• Stolen bases don’t have the same value as extra bases from XBH hits because they don’t drive in runs.

  3. Price pulled another one of his infamous, ludicrous double switches, for no real reason than his ability to over-manage. After Price replaced Romano with Schebler as a pinch hitter in the 7th inning, he turned around and pulled Winker and replaced him with Lorenzen. Lorenzen pitched one inning before he had to be pulled in favor of another pinch hitter. The double switch accomplished nothing other than allowing Price to show the baseball world that he was actively managing the team. He’s pulled this move time and time and time … again. Price really doesn’t grasp and understand the on-field mechanics of managing the team.

    • I have said it time and time again he just does stuff like this for no apparent reason.Trying to match wits I guess with the guy in the other dugout I guess.Its not rocket science just read the book.

    • This was a genius move, if Winker had not been taken out – his spot would have come up, Cubs bring in a lefty, they still bring in Peraza and then maybe let Lorezen bat in the original 9th spot. Price thinking 3 steps ahead out-managed Maddon who was stuck with Strop just like Price envisioned.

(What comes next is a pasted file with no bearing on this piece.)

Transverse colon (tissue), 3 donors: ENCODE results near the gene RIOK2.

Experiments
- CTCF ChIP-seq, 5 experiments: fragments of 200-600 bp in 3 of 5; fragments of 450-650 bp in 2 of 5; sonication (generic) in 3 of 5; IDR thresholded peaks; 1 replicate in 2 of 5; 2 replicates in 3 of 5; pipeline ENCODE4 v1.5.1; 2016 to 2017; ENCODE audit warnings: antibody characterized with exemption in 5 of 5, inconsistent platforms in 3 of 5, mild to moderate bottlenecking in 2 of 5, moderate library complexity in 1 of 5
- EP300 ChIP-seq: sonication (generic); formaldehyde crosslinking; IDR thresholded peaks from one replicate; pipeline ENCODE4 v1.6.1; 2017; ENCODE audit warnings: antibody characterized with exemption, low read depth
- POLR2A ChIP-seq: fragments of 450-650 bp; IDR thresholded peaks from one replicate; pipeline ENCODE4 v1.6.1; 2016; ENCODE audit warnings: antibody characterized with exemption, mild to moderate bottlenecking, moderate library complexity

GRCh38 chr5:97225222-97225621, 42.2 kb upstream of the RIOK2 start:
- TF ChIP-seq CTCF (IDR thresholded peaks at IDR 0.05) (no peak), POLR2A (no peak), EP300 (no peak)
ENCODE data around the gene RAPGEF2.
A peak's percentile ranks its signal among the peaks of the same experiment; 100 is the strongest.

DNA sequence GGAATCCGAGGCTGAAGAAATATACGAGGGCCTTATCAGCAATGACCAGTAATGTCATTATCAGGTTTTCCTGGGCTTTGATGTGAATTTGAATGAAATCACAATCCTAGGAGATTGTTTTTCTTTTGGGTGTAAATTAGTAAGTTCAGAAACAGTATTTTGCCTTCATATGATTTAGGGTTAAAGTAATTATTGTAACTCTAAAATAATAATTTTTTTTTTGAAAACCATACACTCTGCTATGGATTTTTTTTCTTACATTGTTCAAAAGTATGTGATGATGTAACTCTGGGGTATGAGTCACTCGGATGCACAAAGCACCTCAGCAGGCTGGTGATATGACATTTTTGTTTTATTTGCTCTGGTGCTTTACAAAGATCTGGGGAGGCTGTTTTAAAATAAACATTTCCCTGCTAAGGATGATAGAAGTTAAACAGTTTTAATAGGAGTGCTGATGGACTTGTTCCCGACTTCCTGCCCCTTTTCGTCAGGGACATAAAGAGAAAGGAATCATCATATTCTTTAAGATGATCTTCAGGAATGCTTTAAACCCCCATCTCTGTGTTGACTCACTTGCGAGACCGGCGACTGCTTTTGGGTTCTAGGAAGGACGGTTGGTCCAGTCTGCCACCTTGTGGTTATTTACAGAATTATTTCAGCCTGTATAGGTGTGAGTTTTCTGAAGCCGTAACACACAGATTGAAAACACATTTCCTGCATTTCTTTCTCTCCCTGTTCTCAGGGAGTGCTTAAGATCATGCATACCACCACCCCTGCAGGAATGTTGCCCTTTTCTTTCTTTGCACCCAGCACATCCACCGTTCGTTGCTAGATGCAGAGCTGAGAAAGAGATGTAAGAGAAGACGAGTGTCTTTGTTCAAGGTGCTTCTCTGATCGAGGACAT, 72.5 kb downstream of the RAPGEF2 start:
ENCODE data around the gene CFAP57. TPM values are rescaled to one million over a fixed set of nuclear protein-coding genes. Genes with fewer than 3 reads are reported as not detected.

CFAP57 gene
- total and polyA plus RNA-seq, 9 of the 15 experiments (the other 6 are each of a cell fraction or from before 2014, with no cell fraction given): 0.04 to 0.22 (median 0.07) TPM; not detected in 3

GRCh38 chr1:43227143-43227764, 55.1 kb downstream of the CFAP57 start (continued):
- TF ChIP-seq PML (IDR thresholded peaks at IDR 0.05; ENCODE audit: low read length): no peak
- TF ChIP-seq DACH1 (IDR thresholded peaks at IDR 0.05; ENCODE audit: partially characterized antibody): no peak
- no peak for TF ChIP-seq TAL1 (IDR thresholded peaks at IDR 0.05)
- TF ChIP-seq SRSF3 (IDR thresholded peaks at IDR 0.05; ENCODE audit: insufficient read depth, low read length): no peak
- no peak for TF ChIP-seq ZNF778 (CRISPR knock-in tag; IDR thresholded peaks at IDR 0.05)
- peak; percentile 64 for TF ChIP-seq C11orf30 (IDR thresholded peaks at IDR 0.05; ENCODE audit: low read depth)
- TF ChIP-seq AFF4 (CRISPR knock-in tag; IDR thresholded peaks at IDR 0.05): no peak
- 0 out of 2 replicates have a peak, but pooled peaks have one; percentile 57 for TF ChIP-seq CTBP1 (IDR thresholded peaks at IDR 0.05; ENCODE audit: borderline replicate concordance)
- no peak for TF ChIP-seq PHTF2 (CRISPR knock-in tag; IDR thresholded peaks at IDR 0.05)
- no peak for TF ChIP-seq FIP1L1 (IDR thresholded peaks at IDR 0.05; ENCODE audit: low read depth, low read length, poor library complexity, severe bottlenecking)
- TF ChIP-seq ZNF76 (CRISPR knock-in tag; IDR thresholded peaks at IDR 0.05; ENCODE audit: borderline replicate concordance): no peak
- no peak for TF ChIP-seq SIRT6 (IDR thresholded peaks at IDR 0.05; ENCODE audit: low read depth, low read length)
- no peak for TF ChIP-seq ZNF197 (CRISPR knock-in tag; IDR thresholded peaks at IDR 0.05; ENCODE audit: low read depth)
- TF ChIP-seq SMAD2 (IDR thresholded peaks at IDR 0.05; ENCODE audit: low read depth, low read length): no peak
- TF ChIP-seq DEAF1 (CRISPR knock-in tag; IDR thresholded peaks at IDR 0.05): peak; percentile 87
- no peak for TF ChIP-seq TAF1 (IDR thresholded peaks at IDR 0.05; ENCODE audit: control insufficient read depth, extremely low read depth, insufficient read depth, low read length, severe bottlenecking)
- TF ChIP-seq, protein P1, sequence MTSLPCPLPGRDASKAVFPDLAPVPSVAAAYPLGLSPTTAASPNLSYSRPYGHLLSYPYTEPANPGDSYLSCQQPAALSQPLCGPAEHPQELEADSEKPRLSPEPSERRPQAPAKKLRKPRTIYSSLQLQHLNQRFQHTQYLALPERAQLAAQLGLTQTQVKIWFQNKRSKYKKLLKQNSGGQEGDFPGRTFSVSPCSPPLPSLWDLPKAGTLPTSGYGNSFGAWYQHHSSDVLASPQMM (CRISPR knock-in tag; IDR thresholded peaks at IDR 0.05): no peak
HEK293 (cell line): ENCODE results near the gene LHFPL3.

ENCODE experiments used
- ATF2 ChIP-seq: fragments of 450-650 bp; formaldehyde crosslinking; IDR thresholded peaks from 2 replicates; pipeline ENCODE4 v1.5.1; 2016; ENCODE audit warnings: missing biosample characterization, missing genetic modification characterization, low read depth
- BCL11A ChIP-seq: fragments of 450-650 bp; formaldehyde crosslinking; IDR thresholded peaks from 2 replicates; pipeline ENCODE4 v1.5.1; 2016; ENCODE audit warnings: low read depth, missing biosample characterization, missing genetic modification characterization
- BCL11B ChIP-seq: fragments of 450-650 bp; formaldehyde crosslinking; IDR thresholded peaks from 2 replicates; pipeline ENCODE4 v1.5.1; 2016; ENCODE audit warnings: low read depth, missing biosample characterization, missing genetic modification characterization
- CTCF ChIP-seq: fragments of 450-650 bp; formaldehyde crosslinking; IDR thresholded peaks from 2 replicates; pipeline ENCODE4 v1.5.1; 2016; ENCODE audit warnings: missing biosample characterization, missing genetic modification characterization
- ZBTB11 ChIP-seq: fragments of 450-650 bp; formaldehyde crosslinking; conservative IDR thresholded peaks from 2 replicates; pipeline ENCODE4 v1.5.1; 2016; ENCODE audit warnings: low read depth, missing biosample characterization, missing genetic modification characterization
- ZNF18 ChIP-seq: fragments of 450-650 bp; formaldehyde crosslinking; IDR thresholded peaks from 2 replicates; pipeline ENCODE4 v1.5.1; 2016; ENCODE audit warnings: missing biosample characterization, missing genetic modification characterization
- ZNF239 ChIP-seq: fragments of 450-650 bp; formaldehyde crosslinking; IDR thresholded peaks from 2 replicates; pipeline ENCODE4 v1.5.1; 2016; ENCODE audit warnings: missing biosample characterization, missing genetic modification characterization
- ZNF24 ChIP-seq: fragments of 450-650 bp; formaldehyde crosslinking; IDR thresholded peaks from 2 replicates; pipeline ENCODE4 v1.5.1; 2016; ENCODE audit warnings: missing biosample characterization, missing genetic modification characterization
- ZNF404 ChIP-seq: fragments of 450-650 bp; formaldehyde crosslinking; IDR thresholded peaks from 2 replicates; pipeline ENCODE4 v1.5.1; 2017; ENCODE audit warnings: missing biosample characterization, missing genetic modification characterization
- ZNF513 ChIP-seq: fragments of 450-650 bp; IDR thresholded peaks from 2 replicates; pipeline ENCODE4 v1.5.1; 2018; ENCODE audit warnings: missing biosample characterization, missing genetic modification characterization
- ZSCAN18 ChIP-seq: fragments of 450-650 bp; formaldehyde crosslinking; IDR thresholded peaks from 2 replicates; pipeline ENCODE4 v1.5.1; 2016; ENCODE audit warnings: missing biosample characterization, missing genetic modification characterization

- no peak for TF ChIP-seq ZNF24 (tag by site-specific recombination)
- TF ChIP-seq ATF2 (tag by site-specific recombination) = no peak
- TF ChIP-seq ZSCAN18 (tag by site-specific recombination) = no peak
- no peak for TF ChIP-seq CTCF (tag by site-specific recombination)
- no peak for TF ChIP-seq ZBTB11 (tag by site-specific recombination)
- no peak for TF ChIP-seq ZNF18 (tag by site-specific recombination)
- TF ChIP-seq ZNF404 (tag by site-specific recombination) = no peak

The only thing smarter would have played Schebler over Hamilton in the 1st and flipped WInker and his spot but hey we can’t expect Price to make every move that gives the Reds an advantage.

    • Price is too small minded to understand you use a double switch to DELAY the pitcher’s next turn to bat, not accelerate it by two spots as he accomplished in this and other instances. It’s the many little things he does incorrectly that adds up to numerous unnecessary losses.

  4. The batting order really doesn’t matter this season since the bigger issue is (or should be) preparing the team to become competitive as early as 2018, but…

    #1 => 0.402 OBP & 0.902 OPS
    #2 => 0.382 OBP & 0.881 OPS
    #3 => 0.447 OBP & 1.046 OPS
    #4 => 0.403 OBP & 0.971 OPS
    #5 => 0.342 OBP & 0.880 OPS
    #6 => 0.312 OBP & 0.830 OPS
    #7 => 0.306 OBP & 0.784 OPS
    #8 => 0.336 OBP & 0.723 OPS

    That’s the lineup that Price COULD be putting on the field right now and COULD be the lineup starting the 2018 season. That’s a seriously dangerous offense that could easily lead MLB in runs scored. Does anyone want Price managing this team in 2018? That would be like giving ultimate authority and control of the most dangerous fleet in history to someone whose priority is self-promotion and sounding good to special interests while his destroyers are running into oil tankers and cargo ships.